When you think of orthodontic treatment, chances are that the first thing that comes to mind is probably the idea of braces. There’s a good reason for that; about 4 million Americans are wearing braces right now, according to the American Association of Orthodontists. Braces are indeed effective in treating a number of different conditions, both cosmetic and purely physical. But they are not the only types of treatments that orthodontists can offer their patients. Nor do orthodontic treatments only treat issues that have to do with the teeth. In fact, there are a number of different conditions that can be treated by different types of orthodontic equipment and procedures. With that being said, let’s look into some of the different treatment options offered by orthodontic specialists. Some of them may or may not apply to your particular case; but they all offer a number of different benefits to a variety of patients.

1. Fixed Appliances

As previously mentioned, the most well-known type of orthodontic treatments are braces. But braces themselves fall under a larger category of orthodontic equipment called fixed appliances. Fixed appliances essentially are, as their names imply, fixed in place. In general, they’re the most popular types of orthodontic appliances, and typically most fixed appliances will indeed be braces. Now, whether they’re traditional metal braces is another question entirely, though they’re usually made with the idea of straightening the teeth or the jaw in mind. Braces can also come in ceramic forms, which makes them tooth-colored and somewhat less noticeable. They can also be made in lingual forms, which means that they’ll rest behind the teeth and therefore won’t be quite as noticeable as the most traditional types of braces.

2. Removable Appliances

Now, these types of appliances will act similarly to braces much of the time. But they’re an alternative for people who don’t want their braces to be attached, with no respite under their own control. These are meant to be functional and often less noticeable than fixed appliances. Think of Invisalign aligners and other types of clear braces, which are often taken off when the recipient is eating or when they need to clean them.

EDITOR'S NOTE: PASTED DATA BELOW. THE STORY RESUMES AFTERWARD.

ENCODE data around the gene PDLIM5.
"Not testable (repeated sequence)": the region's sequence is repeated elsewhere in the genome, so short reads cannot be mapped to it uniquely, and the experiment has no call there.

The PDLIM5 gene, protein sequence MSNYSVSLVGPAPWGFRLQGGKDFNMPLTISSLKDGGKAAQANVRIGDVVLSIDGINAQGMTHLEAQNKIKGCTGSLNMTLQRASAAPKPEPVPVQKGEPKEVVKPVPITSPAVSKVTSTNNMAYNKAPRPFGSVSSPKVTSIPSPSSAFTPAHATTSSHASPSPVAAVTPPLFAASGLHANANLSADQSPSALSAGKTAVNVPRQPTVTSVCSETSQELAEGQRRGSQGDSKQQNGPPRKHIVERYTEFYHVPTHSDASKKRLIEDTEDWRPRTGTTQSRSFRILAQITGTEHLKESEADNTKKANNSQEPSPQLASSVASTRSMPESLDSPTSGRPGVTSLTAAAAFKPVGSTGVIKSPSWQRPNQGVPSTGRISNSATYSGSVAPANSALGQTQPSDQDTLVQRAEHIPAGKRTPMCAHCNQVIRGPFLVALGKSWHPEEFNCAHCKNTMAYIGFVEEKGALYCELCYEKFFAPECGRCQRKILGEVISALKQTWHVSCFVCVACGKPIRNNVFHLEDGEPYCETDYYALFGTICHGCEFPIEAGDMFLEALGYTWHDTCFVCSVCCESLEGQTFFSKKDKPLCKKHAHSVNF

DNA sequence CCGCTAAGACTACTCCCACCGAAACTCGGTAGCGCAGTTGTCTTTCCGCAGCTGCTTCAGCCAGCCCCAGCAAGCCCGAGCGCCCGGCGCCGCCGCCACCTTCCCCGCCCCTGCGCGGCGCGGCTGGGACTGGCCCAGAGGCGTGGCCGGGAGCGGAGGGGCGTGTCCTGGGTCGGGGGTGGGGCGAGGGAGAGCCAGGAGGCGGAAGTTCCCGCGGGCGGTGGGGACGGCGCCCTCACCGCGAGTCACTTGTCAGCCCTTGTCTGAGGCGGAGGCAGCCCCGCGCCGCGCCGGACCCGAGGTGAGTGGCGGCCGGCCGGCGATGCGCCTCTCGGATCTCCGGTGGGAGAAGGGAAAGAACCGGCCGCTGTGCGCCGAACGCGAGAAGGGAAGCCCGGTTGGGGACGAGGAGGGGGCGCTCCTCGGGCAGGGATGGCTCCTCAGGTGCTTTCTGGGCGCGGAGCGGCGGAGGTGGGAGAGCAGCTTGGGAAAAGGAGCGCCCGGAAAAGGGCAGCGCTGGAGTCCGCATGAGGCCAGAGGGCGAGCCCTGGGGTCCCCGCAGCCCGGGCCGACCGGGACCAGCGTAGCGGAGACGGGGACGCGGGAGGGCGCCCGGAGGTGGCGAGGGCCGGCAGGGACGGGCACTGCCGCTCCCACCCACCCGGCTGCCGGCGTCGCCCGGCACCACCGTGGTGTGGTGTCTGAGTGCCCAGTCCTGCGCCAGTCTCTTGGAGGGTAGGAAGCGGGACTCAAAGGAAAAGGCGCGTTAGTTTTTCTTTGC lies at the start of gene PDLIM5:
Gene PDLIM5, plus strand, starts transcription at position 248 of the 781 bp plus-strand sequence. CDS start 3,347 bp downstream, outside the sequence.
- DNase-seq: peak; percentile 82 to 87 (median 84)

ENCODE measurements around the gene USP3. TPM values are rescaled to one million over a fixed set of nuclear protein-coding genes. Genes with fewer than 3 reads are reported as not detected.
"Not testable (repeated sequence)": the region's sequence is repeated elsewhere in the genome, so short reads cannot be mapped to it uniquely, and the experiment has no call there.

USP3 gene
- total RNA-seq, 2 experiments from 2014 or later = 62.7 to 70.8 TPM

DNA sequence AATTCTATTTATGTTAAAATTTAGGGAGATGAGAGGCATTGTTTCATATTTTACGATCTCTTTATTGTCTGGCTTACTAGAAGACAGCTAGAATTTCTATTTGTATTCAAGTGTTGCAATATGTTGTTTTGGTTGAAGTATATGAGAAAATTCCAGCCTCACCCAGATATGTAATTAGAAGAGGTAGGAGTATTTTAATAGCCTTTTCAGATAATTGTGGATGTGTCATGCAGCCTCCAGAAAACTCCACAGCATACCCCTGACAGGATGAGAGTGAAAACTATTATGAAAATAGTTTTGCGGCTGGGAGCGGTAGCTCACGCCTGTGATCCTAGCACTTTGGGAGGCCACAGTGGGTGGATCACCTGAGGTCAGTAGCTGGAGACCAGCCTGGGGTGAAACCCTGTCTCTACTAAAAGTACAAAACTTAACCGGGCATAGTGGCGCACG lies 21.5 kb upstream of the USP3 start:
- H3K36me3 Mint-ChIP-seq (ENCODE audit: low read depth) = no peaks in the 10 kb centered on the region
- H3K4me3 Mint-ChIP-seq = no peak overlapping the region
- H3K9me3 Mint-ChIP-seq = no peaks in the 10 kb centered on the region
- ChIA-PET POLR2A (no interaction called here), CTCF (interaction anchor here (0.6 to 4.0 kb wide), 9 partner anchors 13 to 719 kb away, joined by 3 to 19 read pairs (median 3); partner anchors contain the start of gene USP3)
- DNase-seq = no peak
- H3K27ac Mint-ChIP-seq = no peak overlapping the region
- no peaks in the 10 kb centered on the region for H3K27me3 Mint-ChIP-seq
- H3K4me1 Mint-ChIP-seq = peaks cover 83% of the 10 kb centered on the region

3. Orthodontic Mini-Screws

This orthodontic treatment is not as well-known as fixed or removable appliances, but it still offers important benefits. They’re newer to the industry and are sometimes referred to as temporary anchorage devices or TADs. These screws are usually placed in the alveolar or extra-alveolar bones. They provide orthodontic anchorage, and they typically are removed after they’re no longer needed. This is a unique type of treatment in this respect, due to the lack of permanent commitment despite the involvement of screws. These are essentially used in order to move the teeth in the desired direction, and in certain cases may be more effective than typical braces or similar structures.

4. Orthognathic Treatment

Technically speaking, an orthognathic treatment is actually surgery. This particular type of orthodontic treatment obviously isn’t used in every case. Most people would rather not undergo surgery if they didn’t have to, but sometimes this is the best possible treatment. Normally, this surgery will be done to reposition the upper or lower jaw, or sometimes both jaws. There is usually a large misalignment of the jaw in these cases, and the surgery is an attempt to realign them and correct them. This is usually done in combination with less invasive orthodontic treatments, and it is usually quite effective.

5. Retainers

You may be wondering about why retainers are not grouped in with the other type of orthodontic treatment appliances listed above. This is because they are not actually appliances. They don’t move the teeth, unlike appliances. However, they usually are put in place to keep the teeth from moving after braces are taken out. Therefore, they’re key to assisting appliances.

Clearly, there are a lot of benefits to having certain orthodontic treatments and procedures. But the fact is that you need to consult with our orthodontist about what is right for you, and ultimately choose the treatment that they believe will give the best possible results. We should all feel lucky that there are so many different treatment types available!